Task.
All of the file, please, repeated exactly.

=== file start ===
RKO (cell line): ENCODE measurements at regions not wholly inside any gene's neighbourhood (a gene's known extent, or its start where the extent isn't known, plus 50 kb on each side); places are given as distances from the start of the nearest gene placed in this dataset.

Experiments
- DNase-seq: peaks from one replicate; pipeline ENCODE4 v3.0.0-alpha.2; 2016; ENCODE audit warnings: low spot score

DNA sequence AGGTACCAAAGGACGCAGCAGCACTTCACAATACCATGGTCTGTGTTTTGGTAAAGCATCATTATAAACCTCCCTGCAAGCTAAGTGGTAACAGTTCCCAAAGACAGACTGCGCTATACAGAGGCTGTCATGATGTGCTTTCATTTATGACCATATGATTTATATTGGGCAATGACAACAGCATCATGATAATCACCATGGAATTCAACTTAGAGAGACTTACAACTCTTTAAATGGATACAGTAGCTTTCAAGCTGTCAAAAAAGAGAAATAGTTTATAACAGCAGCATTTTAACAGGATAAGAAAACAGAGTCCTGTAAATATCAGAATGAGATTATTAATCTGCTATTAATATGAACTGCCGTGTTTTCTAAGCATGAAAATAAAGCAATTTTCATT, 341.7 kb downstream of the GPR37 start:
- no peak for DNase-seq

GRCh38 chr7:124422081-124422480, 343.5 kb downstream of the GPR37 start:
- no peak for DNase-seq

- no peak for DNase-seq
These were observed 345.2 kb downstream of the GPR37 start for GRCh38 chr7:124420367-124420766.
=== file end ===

RKO (cell line): ENCODE measurements at regions not wholly inside any gene's neighbourhood (a gene's known extent, or its start where the extent isn't known, plus 50 kb on each side); places are given as distances from the start of the nearest gene placed in this dataset.

Experiments
- DNase-seq: peaks from one replicate; pipeline ENCODE4 v3.0.0-alpha.2; 2016; ENCODE audit warnings: low spot score

DNA sequence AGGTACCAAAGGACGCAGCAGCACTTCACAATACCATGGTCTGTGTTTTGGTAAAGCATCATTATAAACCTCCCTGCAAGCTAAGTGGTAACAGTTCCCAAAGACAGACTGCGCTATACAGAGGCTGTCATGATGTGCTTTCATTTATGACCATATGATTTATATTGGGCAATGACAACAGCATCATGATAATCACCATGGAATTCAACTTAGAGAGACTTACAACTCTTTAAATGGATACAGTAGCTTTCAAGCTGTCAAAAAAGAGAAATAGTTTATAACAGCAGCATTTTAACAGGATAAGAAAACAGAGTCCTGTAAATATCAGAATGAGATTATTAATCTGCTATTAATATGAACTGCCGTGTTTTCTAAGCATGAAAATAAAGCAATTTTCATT, 341.7 kb downstream of the GPR37 start:
- no peak for DNase-seq

GRCh38 chr7:124422081-124422480, 343.5 kb downstream of the GPR37 start:
- no peak for DNase-seq

- no peak for DNase-seq
These were observed 345.2 kb downstream of the GPR37 start for GRCh38 chr7:124420367-124420766.